Pedagogy of the Oppressed Reflection by Paulo Freire
Introduction and Overview of the Book
Brazilian Paulo Freire wrote the book Pedagogy of the Oppressed in 1968. The book quickly began a conversational topic among educators, students, policy makers, administrators, academics and community activists all over the world. Freire's Pedagogy
of the Oppressed
has been translated into many languages and is banned in a number of countries.
In his book, Pedagogy of the Oppressed, Freire discussed the problems that lay in education and proposed solutions to the problems. Freire faulted the capitalist of education and set a revolution in education. In his book Freire said that a problem-prosing education is what was needed to revolutionize education. The book Pedagogy of the Oppressed introduced Freire's concepts and theories surrounding education during the 20th century. Many of concepts discussed as the foundation of education include: the "banking theory," "conscientization," "dialogical method," and "transformative education." In his book, Freire shows that the practices in education that were being used were dehumanizing and producing unproductive students to the world. He proposed the idea that education should
be a "dialogical process" in which students and teachers are learning from their experiences.
Throughout Freire's book, he argued for a system of education that emphasizes learning as an act of culture and freedom. The first chapter defined the "oppressor" and the "oppressor" and the actions that occur between them. Freire expressed his ideas that society scares the freedom out of the poor and powerless. According to Freire, freedom is the outcome of the informed action, which he referred to as the praxis.
The second chapter described the "banking" approach to education in which Freire suggested that students were considered empty bank accounts and that teachers were making deposits into them and receiving nothing back. The banking concept distinguishes two states. In the first, the educator cognizes a cognizable object and prepares a lesson. During the second, he expounds to his students about it. (67) Freire argued that the underclass could be empowered through literacy. He also pointed out that education could be used to create a passive and submissive citizen, but that it also has the potential to empower students by instilling in them a "critical consciousness." (45) Freire wanted the individual to form himself rather than be formed.
Although I found it too difficult to read and comprehend a large portion of Freire's Pedagogy of the Oppressed, I did further research on the Internet to get a grasp on his concepts and ideas thoroughly. As I began to read what others got from the book I was able to make my own connections, agreements, and objections to the book. My first thoughts were that Freire was ahead of his time with ideas that are widely discussed and executed in classrooms today. Although much of Freire's work was rejected at the time it was published, majority of his concepts and ideas were correct and lead to what education is today. For example, Freire's banking concept is exactly what we do not want teachers to do today. We want to produce students who can think together and independently. We also want students to be able to construct ideas thoroughly and with ease. I think the reason his work was banned and rejected by educators at the time of first publishing the book, throughout the world and continued to resurface is because people were not happy with the truth being told out loud. They did not want to face the reality of their situations and directly deal with them.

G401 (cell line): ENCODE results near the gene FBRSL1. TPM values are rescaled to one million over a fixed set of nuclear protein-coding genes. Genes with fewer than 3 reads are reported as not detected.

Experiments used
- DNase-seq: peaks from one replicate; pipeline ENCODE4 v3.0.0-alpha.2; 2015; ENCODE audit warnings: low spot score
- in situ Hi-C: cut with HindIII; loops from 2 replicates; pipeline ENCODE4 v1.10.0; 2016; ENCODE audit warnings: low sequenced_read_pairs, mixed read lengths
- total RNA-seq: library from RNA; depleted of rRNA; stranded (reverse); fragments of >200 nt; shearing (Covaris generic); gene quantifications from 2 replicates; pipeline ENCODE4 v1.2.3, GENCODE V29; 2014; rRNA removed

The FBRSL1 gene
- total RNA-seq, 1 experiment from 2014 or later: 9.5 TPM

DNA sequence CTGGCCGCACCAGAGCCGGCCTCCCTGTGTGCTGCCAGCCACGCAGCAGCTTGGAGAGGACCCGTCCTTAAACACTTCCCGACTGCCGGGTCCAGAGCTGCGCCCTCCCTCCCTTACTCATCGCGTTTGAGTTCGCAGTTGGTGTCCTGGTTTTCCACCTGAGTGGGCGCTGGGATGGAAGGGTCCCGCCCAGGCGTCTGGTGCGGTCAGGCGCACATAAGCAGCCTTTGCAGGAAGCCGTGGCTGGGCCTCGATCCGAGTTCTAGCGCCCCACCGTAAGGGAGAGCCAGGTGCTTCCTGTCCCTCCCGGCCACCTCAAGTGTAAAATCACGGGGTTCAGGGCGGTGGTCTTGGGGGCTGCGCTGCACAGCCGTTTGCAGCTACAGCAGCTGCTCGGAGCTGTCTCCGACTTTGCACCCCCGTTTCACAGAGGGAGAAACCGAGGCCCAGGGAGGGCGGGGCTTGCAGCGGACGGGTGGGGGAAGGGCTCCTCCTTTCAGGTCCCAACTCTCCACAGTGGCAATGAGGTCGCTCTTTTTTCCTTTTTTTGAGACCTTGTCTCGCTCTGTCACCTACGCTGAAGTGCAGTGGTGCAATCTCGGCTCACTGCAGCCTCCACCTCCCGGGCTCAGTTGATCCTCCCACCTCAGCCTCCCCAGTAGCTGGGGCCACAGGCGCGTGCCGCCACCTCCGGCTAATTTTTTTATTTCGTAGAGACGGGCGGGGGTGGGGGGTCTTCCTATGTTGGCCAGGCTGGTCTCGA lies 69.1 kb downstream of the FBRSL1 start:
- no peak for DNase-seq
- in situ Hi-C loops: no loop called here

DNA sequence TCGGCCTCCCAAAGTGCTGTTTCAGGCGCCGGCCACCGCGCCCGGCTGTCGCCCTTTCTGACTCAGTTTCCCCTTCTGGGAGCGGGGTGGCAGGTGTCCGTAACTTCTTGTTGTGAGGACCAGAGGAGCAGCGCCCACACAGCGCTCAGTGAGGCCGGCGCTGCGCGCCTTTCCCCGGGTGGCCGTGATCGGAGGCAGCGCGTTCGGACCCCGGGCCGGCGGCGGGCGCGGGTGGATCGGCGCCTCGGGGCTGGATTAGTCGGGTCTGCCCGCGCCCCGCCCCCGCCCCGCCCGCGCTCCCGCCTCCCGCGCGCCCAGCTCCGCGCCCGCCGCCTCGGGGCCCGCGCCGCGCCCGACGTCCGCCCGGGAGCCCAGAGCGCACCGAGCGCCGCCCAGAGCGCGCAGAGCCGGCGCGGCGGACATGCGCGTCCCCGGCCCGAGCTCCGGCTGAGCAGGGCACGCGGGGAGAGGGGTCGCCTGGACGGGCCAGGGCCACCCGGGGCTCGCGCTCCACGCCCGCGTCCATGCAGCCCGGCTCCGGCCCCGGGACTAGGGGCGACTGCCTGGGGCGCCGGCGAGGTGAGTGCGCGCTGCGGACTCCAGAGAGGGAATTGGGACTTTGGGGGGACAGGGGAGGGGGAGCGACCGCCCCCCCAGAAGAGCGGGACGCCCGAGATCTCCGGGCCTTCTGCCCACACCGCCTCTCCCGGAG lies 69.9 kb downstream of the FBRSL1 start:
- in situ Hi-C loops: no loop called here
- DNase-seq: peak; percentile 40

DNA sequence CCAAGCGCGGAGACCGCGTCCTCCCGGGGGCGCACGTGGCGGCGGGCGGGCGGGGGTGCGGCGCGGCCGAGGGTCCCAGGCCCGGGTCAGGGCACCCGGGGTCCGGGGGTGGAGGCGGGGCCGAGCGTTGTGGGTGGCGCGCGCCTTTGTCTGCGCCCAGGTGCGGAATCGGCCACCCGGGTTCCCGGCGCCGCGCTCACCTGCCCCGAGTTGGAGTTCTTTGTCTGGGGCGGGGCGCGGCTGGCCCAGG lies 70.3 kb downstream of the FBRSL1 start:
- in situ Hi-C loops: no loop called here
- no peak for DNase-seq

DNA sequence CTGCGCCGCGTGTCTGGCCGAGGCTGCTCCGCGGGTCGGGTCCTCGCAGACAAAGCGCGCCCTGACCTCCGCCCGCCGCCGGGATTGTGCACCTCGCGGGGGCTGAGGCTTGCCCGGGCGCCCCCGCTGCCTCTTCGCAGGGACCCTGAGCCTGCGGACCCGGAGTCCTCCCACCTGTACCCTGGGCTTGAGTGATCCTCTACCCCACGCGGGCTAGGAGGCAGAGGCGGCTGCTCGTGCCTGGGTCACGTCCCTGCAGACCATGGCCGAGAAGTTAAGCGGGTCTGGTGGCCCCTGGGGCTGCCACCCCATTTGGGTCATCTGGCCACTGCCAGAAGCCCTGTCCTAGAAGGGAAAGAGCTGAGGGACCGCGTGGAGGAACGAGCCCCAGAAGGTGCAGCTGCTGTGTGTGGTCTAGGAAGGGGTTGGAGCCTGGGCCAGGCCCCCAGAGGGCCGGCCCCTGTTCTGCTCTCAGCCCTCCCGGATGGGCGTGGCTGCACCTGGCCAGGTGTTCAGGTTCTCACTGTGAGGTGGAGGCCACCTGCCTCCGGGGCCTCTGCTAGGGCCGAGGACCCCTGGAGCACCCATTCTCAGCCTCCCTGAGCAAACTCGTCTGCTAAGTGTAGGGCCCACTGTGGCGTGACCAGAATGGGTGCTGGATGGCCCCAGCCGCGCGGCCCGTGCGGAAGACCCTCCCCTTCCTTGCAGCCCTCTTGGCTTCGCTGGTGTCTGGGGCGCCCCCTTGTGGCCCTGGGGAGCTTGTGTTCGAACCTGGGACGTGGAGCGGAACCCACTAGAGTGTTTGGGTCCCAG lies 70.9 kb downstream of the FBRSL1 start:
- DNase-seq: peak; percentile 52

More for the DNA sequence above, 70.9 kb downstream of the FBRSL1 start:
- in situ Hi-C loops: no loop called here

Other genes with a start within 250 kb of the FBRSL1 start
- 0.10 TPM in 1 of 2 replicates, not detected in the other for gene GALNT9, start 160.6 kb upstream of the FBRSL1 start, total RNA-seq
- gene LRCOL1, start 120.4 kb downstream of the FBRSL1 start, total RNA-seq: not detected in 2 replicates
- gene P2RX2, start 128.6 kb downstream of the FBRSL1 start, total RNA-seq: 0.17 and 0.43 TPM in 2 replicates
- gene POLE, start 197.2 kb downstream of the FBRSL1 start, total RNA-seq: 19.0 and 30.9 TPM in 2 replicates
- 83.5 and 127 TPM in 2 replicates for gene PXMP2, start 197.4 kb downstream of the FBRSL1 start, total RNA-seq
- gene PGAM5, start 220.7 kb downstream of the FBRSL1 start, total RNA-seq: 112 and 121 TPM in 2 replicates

Freire's concepts are very closely related to attributes as a teacher. As I read and researched Freire's work I was felt that his concepts and ideas are closely connected today's education. I feel that teachers are using student pre-selected knowledge and their experiences to drive our instruction. On a personal level I was able to see how Freire's concepts and ideas are implemented into my own students, classroom, and my teaching styles. One example I thought about while reading Freire's "Banking" concept was a name I call some of students, "the blank slates." "Blank slates" are students who do not, cannot, or just will not think for themselves. These students have common characteristics with Freire's "Banking" concept because, my "blank slate" students come to class and listen to me, and when they leave and return the following day they only can give responses that I have "deposited" in them. Freire's work also focused on the importance of knowing, understanding, emphasizing, and relating to our students. This is the central force behind my classroom. As an educator as a low income at risk middle school I have learned that I cannot begin to really teach until my students have formed respect and trust for each other and me in my classroom. Every year a new respect and trust factor must be created with a different bunch of students. I feel that I am able to easily create a mutual respect and trust with my students by showing them I truly know, understand, relate, and emphasize with each and every one of them. I also agree with Freire's concept of society created education. I think that all students come to the classroom with a life of experiences. I do not feel that it is the educator's job to teach students everything about life. It is the responsibility of the family to open their students' eyes to the world around them. Then it is the responsibility of society to teach a student from right and wrong. Finally, it is the responsibility of the teacher to provide the student with the essential skills that are needed to further themselves in society.